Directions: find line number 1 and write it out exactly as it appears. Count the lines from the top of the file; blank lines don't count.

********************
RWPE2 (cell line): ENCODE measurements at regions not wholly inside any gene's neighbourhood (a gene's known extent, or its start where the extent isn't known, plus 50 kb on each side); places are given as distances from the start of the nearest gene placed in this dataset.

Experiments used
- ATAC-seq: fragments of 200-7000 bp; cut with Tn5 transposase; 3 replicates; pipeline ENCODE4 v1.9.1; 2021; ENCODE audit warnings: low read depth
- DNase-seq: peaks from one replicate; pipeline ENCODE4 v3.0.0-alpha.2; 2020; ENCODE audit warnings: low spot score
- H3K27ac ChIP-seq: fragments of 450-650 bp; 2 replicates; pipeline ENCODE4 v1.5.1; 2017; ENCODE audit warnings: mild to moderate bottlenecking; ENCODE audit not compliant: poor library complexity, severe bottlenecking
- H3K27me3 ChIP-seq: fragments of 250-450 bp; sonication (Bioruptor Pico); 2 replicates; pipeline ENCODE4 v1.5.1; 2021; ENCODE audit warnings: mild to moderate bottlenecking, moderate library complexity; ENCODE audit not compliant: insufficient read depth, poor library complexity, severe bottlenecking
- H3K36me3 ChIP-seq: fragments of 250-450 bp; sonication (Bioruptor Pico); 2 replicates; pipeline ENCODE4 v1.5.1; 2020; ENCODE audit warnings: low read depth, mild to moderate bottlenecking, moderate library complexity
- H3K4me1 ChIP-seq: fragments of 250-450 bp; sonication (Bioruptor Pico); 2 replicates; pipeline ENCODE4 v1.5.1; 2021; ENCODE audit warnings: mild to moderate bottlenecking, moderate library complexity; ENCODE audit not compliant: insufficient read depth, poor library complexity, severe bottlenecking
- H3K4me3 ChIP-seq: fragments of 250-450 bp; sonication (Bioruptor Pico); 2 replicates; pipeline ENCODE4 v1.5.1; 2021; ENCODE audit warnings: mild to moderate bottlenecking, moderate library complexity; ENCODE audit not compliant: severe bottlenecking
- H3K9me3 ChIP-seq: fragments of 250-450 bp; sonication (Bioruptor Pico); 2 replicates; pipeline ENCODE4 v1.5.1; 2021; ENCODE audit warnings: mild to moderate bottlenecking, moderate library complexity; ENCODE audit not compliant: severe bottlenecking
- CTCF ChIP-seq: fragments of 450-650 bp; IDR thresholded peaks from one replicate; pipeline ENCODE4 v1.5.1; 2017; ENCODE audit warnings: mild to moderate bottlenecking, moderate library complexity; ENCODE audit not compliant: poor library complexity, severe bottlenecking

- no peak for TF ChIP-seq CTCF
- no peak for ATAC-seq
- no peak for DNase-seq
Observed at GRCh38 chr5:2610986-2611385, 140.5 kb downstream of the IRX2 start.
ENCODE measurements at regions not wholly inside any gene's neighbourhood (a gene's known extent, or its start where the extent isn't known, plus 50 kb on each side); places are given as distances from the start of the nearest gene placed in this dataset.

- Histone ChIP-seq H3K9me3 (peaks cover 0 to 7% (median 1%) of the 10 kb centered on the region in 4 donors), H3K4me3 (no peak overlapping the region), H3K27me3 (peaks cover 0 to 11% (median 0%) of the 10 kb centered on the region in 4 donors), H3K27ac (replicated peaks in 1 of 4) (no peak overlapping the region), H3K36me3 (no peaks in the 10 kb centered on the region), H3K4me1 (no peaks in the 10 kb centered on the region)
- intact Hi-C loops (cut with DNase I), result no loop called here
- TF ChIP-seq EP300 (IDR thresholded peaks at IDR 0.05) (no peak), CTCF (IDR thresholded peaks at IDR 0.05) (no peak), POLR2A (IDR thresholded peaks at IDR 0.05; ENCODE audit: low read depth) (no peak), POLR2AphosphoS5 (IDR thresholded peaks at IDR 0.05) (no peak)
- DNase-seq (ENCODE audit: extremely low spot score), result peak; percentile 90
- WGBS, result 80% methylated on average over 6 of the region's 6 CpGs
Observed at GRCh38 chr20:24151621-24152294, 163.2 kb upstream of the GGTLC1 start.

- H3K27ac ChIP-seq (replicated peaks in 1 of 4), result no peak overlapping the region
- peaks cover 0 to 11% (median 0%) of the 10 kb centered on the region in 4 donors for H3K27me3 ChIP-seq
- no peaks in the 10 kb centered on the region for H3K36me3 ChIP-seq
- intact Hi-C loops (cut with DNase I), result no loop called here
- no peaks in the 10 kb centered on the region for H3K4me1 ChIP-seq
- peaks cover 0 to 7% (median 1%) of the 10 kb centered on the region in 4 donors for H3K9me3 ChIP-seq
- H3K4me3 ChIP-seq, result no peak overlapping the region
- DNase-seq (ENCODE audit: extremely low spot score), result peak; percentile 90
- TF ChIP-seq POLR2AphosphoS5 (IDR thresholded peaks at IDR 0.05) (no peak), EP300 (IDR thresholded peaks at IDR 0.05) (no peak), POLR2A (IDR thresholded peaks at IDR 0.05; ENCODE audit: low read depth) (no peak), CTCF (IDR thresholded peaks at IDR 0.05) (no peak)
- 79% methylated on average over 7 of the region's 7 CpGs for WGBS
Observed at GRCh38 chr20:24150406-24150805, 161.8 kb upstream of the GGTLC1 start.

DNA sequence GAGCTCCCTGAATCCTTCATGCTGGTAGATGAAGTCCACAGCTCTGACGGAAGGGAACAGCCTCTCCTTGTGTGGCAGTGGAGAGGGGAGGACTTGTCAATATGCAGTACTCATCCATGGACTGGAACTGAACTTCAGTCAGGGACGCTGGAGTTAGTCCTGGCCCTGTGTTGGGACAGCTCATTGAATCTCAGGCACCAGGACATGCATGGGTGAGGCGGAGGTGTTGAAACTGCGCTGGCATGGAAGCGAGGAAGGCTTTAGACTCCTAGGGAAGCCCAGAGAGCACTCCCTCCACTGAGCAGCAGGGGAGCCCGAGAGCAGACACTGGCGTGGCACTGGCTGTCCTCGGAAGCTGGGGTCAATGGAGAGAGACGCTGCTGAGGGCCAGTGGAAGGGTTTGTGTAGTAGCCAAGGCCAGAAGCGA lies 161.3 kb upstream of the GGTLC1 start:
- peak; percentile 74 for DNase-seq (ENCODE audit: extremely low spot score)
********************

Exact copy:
RWPE2 (cell line): ENCODE measurements at regions not wholly inside any gene's neighbourhood (a gene's known extent, or its start where the extent isn't known, plus 50 kb on each side); places are given as distances from the start of the nearest gene placed in this dataset.